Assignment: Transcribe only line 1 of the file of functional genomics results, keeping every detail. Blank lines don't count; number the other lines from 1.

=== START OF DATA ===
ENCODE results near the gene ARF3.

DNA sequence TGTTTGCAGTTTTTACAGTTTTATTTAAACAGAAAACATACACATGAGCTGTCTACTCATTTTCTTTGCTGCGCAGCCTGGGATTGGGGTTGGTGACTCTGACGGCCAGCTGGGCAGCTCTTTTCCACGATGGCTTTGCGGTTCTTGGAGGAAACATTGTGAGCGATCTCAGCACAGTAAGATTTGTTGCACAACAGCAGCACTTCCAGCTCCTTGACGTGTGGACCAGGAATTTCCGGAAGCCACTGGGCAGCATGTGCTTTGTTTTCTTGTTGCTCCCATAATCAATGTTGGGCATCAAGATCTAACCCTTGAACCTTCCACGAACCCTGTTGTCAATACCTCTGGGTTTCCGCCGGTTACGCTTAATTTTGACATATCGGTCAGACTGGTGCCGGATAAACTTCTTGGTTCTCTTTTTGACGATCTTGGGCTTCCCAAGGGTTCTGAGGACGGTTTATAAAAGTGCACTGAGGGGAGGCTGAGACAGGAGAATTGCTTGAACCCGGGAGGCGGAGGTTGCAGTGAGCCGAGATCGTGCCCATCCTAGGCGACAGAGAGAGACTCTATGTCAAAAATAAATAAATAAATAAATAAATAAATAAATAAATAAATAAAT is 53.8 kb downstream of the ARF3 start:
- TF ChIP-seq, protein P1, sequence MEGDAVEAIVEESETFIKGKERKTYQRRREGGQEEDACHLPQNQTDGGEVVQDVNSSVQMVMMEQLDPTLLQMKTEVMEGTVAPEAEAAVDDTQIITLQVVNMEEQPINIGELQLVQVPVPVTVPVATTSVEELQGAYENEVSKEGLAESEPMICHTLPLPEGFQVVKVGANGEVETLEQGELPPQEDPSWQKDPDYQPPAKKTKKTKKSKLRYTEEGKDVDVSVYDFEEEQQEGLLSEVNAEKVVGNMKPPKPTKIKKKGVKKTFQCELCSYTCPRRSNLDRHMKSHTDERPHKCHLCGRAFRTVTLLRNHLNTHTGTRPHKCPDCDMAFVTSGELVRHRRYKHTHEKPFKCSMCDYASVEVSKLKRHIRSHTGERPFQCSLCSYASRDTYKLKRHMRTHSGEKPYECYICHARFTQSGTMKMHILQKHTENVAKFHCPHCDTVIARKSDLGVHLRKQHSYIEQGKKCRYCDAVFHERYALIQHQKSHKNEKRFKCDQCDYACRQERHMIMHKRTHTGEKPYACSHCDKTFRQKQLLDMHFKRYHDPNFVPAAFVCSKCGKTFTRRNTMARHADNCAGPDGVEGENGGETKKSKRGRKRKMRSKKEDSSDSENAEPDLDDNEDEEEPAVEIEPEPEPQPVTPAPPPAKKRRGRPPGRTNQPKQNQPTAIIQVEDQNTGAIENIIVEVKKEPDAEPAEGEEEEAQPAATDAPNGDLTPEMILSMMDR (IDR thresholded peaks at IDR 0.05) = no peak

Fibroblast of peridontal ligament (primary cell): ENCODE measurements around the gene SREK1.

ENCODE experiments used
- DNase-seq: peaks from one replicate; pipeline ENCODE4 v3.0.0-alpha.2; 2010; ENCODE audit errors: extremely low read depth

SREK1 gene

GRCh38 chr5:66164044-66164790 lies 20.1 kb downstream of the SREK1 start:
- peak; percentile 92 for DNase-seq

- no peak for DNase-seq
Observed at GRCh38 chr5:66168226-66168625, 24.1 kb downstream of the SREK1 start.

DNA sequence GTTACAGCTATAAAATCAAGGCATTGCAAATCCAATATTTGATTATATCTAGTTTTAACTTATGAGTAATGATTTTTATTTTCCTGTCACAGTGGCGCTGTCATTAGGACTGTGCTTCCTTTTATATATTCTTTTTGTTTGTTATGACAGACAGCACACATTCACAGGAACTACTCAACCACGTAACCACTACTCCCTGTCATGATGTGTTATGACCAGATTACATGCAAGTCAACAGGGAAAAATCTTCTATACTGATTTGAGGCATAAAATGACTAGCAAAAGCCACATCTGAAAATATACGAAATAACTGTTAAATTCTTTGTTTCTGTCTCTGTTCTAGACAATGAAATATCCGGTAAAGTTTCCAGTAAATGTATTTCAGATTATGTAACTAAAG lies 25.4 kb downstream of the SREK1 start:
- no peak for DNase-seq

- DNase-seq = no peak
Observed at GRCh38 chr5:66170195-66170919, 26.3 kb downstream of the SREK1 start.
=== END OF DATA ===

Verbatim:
ENCODE results near the gene ARF3.